Venues: Take It Outside

There’s just something about an outdoor wedding. Great photo opportunities and beautiful scenery abound. Brides and grooms can tailor every detail of the celebration to their exact wishes. Guests can admire the gardens, find a quiet nook for a chat, or simply enjoy the views of the landscape. Plus, “at an outdoor wedding, people are generally more relaxed,” says wedding photographer Tom Underwood. “It’s a festive, casual mood.” Whatever your vision, these eight charming venues offer enough scope for the imagination so that you can bring your wedding dream to life.

There’s just something about an outdoor wedding. Great photo opportunities and beautiful scenery aside, holding your wedding or reception outdoors allows you to tailor every detail of your celebration to your exact wishes. Guests can admire the flowers in the gardens, find a quiet nook on the grounds for a chat, or enjoy the views of the landscape. “At an outdoor wedding, people are generally more relaxed,” says Tom Underwood, owner of Underwood Photography in Essex. “It’s a festive, casual mood.”

An outdoor venue also lets a bride and groom add their own personal touch to the affair. “More than anything, you can really control the look of a party,” says Emma Roberts, the owner of Boston-based Capers Catering. “It’s a blank slate, so whatever you bring to it really makes an impact, whether it be linens, lighting or tent decorations.”

Whatever your vision, these eight charming venues offer enough scope for the imagination so that you can bring your wedding dream to life.

The Codman House
The Codman House in Lincoln and its lovely gardens provide a perfect setting for the country bride who wants to add an elegant touch to her wedding. Its Italian Garden, a sunken space with a reflecting pool, statuary, columned trellis and perennial borders, is a breathtaking spot for a ceremony. “It’s really a beautiful backdrop for the bride and groom,” says Dianne Stahl, event coordinator for the site.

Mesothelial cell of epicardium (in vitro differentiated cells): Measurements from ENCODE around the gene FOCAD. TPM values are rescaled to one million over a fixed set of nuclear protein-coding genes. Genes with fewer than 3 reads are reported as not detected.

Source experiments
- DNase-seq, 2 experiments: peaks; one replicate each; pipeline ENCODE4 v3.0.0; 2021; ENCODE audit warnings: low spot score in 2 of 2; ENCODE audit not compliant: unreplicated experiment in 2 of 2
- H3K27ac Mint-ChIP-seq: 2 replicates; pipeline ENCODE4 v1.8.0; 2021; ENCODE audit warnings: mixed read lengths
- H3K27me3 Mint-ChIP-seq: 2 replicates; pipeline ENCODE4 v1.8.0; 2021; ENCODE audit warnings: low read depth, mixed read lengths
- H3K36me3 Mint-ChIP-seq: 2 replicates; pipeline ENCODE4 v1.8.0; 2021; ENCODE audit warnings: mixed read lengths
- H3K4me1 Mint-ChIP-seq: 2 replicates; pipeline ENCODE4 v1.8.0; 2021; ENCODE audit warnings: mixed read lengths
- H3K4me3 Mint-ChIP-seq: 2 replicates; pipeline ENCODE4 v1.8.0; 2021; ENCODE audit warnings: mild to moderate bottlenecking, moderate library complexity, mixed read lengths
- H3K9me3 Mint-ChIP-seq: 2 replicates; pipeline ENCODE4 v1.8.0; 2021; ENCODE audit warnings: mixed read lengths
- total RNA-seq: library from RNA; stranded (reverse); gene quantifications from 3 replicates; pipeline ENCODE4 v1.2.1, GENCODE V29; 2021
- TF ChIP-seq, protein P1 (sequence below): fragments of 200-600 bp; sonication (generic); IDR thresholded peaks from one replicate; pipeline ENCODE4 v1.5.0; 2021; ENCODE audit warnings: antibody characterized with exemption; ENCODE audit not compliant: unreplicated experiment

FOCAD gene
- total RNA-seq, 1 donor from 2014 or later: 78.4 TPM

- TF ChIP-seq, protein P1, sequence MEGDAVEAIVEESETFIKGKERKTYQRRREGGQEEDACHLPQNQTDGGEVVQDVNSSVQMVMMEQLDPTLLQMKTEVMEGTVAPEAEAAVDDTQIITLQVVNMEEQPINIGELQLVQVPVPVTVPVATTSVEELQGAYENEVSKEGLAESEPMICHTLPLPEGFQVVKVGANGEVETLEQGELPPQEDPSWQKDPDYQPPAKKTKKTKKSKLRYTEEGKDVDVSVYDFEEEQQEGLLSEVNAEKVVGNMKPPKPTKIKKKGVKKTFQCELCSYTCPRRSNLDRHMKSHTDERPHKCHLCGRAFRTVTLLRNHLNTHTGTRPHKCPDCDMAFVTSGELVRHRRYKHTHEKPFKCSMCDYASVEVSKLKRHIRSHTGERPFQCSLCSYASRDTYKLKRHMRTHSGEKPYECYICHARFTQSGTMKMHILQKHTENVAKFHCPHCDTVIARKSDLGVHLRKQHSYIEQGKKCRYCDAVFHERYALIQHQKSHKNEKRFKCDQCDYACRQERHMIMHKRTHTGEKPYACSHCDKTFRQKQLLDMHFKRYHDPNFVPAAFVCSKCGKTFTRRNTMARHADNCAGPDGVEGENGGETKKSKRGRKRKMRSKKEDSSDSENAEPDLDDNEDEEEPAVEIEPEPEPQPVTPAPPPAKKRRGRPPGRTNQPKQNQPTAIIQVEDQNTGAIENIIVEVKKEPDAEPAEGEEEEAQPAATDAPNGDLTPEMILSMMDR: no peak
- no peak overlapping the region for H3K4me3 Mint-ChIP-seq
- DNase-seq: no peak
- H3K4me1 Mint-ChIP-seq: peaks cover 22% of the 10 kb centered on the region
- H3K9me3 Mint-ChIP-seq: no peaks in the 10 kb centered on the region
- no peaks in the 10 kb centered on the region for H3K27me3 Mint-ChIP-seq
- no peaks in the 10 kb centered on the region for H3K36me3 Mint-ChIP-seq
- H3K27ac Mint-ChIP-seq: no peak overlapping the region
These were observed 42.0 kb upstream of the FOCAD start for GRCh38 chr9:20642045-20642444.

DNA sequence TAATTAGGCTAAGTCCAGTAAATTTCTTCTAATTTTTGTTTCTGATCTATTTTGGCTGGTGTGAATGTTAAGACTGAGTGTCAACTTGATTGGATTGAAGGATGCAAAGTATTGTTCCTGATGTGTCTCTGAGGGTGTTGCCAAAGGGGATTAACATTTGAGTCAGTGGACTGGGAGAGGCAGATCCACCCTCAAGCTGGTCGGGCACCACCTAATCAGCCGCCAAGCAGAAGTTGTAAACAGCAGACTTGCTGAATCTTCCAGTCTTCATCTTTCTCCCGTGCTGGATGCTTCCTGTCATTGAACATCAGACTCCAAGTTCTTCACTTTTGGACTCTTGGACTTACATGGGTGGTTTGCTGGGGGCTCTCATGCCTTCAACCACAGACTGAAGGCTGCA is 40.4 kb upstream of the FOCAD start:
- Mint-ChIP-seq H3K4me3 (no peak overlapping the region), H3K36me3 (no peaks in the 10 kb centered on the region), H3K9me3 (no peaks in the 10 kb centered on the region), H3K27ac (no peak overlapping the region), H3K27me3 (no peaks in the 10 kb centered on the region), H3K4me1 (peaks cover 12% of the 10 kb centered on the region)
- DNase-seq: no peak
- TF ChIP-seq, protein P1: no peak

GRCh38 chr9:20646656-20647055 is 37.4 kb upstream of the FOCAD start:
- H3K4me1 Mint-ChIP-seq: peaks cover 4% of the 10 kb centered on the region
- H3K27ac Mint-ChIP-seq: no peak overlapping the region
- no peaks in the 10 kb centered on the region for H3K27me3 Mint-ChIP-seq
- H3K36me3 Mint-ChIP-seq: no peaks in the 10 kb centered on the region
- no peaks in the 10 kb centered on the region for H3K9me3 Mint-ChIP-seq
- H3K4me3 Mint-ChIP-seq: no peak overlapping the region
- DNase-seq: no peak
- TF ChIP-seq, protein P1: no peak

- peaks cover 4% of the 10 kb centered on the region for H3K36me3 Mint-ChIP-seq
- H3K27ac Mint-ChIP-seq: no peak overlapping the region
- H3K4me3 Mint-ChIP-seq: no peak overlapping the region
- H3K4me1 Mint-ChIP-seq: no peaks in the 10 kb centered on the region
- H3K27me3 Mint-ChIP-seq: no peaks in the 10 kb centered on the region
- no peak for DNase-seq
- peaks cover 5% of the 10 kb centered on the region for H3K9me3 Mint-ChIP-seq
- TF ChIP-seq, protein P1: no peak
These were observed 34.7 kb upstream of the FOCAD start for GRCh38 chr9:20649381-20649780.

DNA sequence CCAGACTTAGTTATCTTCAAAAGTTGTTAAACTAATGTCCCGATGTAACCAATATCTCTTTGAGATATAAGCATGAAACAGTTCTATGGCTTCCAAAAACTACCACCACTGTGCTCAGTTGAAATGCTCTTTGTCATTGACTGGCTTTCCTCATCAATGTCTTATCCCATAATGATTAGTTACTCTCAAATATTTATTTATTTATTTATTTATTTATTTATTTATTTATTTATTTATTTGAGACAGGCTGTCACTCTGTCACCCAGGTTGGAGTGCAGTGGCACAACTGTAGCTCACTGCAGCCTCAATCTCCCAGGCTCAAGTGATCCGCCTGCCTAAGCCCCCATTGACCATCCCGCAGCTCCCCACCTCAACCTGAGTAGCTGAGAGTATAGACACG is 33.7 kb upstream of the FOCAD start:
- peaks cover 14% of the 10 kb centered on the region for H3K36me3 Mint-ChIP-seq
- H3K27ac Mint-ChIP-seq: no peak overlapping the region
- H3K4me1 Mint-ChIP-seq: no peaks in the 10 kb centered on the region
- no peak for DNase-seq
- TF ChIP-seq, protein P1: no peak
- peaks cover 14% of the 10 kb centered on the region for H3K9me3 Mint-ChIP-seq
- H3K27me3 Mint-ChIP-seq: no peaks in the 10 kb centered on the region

Run by Historic New England (formerly the Society for the Preservation of New England Antiquities), the Codman has a Carriage House for receptions, accommodating 70 inside or up to 130 if a tent is constructed nearby. Those with a larger party can tent the West meadow, which accommodates up to 230 guests.

Stahl says guests particularly enjoy exploring the grounds, where they will find the Dorothy Codman garden, an English-style perennial space near the house. “We can also arrange for tours of the house,” she says. “We often offer them during cocktail hour.”

Brides may choose their own caterer, and Stahl says she only books one event per day. Although there’s no formal curfew, parties tend to end by 11 p.m.

Larz Anderson Auto Museum
Looking for a little taste of Detroit at your wedding? Try the Larz Anderson Auto Museum. Part of a 64-acre park owned by the town of Brookline, the museum hosts outdoor weddings on the bowling green atop a hill with beautiful views of the Boston skyline. “I tell brides that there’s nothing they need to do to enhance the setting,” says Elln Hagney, visitor service manager at the museum.

The space can host receptions for up to 600 with a tent on the grounds, and a seated dinner with dancing for up to 125 inside the museum among a priceless collection of automobiles and historic automobilia. “People just love [the collection],” says Hagney. “Looking at a classic car from the ’40s just makes you smile.”

There are a few rules for those considering an indoor reception: No sand, soil, glitter, balloons, petals or birdseed may be used, and only votive candles three inches or shorter are permitted. “That’s inside,” says Hagney. “Outside, all bets are off.” Brides can choose from a list of 11 authorized caterers.

Eleanor Cabot Bradley Estate
Minutes from downtown Boston in Canton is the Eleanor Cabot Bradley Estate. Maintained by the Trustees of Reservations, this Georgian-style house has sweeping lawns and gardens surrounded by acres of fields and woodlands.

People like to use the formal gardens for the ceremony because of the beautiful view of the Neponsett Valley hills, says Beverly Ann Bonner, event manager at the estate.

The house can accommodate up to 100 people for a reception, and Bonner says they can do a party of 150 if a tent is used. The estate’s event team works with a list of approved caterers, and does only one event per weekend. “Rehearsals can be held at the estate as well,” says Bonner. The estate has a curfew of 10 p.m. for tented events and 11 p.m. for weekend events held inside the house. Tents may be used from May 1 to Oct. 31.

The Commandant’s House
For those who want maritime flair and the romance of history, consider the Commandant’s House at the Charlestown Navy Yard. Within Boston National Historical Park, the Commandant’s House is a nearly 200-year-old mansion that offers breathtaking views of Boston Harbor and the city’s skyline—and is located in the shadow of “Old Ironsides,” the USS Constitution.